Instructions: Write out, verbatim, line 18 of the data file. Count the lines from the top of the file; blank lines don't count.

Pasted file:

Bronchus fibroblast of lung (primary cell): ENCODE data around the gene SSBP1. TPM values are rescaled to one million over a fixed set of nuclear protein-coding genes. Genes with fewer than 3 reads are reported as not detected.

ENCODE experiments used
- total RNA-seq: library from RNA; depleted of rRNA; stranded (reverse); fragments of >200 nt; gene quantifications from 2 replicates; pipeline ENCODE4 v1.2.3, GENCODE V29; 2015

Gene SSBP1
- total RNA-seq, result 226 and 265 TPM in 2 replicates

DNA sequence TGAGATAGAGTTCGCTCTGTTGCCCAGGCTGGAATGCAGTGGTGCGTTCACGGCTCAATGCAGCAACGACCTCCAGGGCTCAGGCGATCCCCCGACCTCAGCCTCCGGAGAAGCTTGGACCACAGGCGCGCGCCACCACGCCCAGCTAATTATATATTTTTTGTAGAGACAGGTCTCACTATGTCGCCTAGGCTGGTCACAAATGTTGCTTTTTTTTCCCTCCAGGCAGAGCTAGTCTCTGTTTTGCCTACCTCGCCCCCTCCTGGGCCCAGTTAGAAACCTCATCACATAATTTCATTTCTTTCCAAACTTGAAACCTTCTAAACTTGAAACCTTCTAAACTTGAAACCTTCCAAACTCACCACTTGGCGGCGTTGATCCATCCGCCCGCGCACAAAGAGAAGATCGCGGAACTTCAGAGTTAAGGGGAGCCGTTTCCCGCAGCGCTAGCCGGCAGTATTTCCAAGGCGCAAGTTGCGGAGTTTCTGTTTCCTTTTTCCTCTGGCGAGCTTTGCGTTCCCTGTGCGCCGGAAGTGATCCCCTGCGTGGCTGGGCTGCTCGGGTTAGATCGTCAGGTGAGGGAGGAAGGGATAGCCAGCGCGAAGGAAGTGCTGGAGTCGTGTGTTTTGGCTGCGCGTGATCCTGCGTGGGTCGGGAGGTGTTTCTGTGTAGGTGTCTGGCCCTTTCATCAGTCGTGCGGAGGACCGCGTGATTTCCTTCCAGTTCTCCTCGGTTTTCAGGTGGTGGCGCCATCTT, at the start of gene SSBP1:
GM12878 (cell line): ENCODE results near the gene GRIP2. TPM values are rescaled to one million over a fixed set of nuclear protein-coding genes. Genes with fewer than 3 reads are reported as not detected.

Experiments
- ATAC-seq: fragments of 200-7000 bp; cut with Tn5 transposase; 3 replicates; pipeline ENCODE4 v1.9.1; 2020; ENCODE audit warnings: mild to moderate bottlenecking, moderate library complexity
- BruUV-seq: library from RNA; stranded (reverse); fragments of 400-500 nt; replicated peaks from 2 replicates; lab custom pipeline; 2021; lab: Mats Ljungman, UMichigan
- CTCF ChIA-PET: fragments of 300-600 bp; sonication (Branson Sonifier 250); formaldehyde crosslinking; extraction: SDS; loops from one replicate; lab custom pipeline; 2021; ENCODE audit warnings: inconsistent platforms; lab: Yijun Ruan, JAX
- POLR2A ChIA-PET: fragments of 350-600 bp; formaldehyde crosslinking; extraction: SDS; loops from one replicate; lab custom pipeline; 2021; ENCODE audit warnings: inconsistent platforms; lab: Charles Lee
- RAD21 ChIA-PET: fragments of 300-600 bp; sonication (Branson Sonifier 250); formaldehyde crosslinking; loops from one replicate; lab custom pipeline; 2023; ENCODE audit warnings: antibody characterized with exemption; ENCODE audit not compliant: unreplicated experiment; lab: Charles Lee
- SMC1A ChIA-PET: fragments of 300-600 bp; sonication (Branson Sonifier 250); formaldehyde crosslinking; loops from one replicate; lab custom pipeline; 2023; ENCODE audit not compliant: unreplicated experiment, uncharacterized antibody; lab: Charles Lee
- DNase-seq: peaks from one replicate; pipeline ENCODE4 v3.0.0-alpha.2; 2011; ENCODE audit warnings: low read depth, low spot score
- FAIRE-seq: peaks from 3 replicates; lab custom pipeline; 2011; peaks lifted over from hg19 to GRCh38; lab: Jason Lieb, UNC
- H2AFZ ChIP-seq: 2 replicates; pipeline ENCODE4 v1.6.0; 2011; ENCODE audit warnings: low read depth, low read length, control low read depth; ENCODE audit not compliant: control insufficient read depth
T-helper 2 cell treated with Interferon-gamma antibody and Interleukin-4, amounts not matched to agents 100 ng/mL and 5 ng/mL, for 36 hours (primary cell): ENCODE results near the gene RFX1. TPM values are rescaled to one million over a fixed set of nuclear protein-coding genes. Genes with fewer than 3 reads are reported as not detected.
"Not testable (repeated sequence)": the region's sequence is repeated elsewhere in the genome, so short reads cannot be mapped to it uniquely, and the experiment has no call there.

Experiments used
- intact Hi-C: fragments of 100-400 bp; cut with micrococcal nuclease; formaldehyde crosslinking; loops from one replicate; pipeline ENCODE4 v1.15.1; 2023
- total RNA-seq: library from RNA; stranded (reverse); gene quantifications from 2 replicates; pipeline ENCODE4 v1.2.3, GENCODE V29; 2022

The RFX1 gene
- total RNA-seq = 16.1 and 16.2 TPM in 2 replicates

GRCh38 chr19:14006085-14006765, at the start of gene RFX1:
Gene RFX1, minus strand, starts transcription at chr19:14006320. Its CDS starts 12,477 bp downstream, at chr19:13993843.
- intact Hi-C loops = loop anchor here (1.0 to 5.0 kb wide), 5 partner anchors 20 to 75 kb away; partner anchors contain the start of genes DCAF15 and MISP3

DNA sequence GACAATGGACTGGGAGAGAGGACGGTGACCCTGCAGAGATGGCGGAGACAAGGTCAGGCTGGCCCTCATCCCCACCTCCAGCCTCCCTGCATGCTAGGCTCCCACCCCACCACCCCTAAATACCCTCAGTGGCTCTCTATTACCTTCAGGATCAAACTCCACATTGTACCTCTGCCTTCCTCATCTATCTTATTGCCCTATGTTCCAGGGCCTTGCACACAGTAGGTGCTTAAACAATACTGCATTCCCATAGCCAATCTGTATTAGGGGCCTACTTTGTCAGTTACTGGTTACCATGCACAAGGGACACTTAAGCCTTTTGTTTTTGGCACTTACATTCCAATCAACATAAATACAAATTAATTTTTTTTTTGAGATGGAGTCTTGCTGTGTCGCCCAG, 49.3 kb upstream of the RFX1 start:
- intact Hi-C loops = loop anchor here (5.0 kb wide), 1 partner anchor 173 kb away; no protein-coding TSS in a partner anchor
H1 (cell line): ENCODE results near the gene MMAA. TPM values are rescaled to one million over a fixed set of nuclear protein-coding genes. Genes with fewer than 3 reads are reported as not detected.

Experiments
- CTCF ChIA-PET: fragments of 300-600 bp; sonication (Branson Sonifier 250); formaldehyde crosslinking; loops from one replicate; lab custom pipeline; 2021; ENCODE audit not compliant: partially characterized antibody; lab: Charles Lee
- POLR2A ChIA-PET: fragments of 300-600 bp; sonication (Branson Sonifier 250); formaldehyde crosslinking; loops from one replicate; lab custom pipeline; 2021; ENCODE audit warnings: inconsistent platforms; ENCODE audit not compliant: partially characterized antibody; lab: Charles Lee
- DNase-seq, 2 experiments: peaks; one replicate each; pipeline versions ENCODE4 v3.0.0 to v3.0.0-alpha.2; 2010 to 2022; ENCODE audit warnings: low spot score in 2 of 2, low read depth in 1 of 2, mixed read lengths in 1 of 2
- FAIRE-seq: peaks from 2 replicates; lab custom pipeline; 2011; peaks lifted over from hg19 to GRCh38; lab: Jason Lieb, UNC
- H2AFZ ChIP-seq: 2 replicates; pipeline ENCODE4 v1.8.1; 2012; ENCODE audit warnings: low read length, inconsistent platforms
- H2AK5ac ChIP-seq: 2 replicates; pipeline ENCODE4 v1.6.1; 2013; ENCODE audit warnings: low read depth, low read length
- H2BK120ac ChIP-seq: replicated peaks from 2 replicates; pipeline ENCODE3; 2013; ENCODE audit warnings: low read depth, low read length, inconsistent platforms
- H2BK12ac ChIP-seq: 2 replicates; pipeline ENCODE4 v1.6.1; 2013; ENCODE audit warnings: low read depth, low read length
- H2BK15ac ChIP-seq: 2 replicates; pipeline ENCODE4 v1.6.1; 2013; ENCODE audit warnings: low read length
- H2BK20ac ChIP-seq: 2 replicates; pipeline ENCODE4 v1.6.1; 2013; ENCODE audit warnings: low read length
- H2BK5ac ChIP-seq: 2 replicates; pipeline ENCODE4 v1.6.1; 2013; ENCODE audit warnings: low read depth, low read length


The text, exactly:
T-helper 2 cell treated with Interferon-gamma antibody and Interleukin-4, amounts not matched to agents 100 ng/mL and 5 ng/mL, for 36 hours (primary cell): ENCODE results near the gene RFX1. TPM values are rescaled to one million over a fixed set of nuclear protein-coding genes. Genes with fewer than 3 reads are reported as not detected.